The Spanish government warned Catalonia's separatist leader on Tuesday not to do anything "irreversible", just hours before a possible declaration of independence from Madrid that could send shockwaves through Europe.
Whether or not Catalan president Carles Puigdemont will follow through on his threat to announce a full breakaway, defying the central government and Spanish courts, is still a mystery.
But the Spanish government issued a sharp warning to Puigdemont on Tuesday as it grapples with the nation's worst political crisis in a generation.
At stake is the future of a region of 7.5 million people deeply divided over independence, one of Spain's economic powerhouses whose drive to break away has raised concern for stability in the European Union.
We must be responsible and de-escalate tensions to protect social cohesion. Declaration on the current situation in Catalonia: pic.twitter.com/XGdnkaAL7U— Ada Colau (@AdaColau) October 10, 2017
Puigdemont, a 54-year-old former journalist and life-long independence advocate, will address Catalan lawmakers in an extraordinary parliamentary session beginning at 1600 GMT.
Political leaders in Catalonia, Spain and Europe have urged Puigdemont to stand down and ease the country's biggest upheaval since its transition to democracy in the 1970s.
But the Catalan president says an independence referendum that took place on October 1 despite a court ban ruling it unconstitutional justifies splitting from Madrid.
Catalan police were out in full force around the region's parliament in Barcelona ahead of Puidgemont's address.
"The end of the road," said Catalan daily El Periodico on its front page.
On Monday, Ada Colau, the popular mayor of Barcelona, warned that a unilateral declaration of independence would put "social cohesion" at risk.
The results of the referendum "cannot be an endorsement to proclaim independence but they constitute the possibility of opening a dialogue and international mediation", she said.
Madrid insists that any independence declaration would not change the legal reality that Catalonia is one of Spain's semi-autonomous regions with laws governed by the national constitution.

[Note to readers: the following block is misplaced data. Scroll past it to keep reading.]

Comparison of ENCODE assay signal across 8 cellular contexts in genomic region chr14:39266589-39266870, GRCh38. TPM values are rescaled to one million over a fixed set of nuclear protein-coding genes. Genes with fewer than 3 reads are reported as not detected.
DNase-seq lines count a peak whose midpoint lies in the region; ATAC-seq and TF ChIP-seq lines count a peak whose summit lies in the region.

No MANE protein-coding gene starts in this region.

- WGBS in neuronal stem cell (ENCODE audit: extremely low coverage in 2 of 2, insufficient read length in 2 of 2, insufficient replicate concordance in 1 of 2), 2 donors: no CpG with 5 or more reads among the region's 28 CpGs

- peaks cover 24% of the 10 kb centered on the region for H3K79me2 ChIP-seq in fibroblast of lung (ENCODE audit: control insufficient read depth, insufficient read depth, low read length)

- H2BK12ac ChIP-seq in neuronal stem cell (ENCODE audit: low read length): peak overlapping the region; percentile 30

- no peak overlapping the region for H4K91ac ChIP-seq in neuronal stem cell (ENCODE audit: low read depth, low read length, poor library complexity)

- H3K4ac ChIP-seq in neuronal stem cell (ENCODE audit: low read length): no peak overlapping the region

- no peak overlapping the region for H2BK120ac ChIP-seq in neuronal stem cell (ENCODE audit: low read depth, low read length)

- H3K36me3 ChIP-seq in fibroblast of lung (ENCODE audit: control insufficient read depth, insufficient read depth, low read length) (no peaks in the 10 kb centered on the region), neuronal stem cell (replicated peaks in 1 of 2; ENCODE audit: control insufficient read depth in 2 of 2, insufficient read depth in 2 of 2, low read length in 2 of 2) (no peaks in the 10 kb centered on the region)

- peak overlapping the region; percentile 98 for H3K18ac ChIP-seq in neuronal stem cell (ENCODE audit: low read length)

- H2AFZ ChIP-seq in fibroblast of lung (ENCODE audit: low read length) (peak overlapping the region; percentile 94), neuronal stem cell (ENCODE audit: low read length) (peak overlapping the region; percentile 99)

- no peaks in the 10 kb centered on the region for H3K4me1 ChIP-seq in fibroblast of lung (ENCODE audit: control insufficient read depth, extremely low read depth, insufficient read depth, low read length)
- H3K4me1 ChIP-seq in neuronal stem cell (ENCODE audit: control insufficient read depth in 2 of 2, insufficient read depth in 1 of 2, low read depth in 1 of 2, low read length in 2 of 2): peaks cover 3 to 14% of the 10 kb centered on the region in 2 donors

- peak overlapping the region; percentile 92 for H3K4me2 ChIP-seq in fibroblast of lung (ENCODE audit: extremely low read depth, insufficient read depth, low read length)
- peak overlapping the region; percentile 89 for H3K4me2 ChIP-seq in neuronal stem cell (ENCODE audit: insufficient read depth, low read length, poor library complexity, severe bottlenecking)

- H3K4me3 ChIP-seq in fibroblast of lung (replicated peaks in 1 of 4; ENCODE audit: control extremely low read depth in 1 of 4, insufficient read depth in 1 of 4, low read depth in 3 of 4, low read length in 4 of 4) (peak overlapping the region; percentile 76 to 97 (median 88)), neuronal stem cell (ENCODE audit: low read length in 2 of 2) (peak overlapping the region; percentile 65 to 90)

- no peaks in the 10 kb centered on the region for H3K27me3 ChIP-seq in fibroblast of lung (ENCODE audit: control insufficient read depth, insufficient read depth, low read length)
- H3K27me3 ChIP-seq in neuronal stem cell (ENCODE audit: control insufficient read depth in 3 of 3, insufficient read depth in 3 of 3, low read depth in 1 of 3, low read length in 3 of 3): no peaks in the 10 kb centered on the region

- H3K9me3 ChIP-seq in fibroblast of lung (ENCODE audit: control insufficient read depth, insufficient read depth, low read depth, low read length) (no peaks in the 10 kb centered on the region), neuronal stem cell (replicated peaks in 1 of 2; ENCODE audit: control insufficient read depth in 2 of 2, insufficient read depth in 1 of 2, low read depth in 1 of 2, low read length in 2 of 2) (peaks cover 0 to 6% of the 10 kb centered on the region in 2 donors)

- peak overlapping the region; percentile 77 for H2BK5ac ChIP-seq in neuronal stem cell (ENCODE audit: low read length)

But EU nations are watching developments closely amid concern that Catalan independence could put further pressure on the bloc still dealing with the fallout from Britain's shock decision to leave.
After talks in Luxembourg with ministers from the European People's Party, the EU's right-of-centre political grouping, de Guindos said "everyone has supported the position of the Spanish government.”
"At 3 o'clock in Sydney, we will know if the world can get a new country when Catalonia reveals it will separate."pic.twitter.com/BJ3StL8XgY— Llibertat.cat (@Llibertatcat) October 10, 2017
Prime Minister Mariano Rajoy has vowed to use everything in his legal power to prevent Catalan independence and has even refused to rule out imposing direct rule over the region from Madrid, a move many fear could lead to unrest.
The crisis has caused deep uncertainty for businesses in one of Spain's wealthiest regions.
A string of companies have already moved their legal headquarters, but not their employees, from Catalonia to other parts of the country.
The head of Spain's chamber of commerce Jose Luis Bonet told Cadena SER radio that a unilateral independence declaration "would be a disaster".
"For Spain it would be extraordinarily negative and even for Europe it would mean enormous instability," Bonet said.